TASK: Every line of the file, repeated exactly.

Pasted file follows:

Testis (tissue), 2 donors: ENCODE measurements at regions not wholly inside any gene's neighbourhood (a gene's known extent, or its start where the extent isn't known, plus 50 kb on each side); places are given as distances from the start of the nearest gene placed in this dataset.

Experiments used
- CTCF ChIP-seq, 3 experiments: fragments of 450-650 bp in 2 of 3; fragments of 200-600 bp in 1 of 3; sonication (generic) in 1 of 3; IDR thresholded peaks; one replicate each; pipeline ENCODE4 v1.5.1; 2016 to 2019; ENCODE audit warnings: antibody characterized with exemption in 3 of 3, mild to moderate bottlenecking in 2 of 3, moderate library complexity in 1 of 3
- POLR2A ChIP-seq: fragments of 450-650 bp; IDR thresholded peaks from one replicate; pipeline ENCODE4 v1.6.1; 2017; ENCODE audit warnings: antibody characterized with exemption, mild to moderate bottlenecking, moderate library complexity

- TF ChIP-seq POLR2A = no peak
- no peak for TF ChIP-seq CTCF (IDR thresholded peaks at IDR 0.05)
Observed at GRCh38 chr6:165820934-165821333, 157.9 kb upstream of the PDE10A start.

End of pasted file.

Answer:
Testis (tissue), 2 donors: ENCODE measurements at regions not wholly inside any gene's neighbourhood (a gene's known extent, or its start where the extent isn't known, plus 50 kb on each side); places are given as distances from the start of the nearest gene placed in this dataset.

Experiments used
- CTCF ChIP-seq, 3 experiments: fragments of 450-650 bp in 2 of 3; fragments of 200-600 bp in 1 of 3; sonication (generic) in 1 of 3; IDR thresholded peaks; one replicate each; pipeline ENCODE4 v1.5.1; 2016 to 2019; ENCODE audit warnings: antibody characterized with exemption in 3 of 3, mild to moderate bottlenecking in 2 of 3, moderate library complexity in 1 of 3
- POLR2A ChIP-seq: fragments of 450-650 bp; IDR thresholded peaks from one replicate; pipeline ENCODE4 v1.6.1; 2017; ENCODE audit warnings: antibody characterized with exemption, mild to moderate bottlenecking, moderate library complexity

- TF ChIP-seq POLR2A = no peak
- no peak for TF ChIP-seq CTCF (IDR thresholded peaks at IDR 0.05)
Observed at GRCh38 chr6:165820934-165821333, 157.9 kb upstream of the PDE10A start.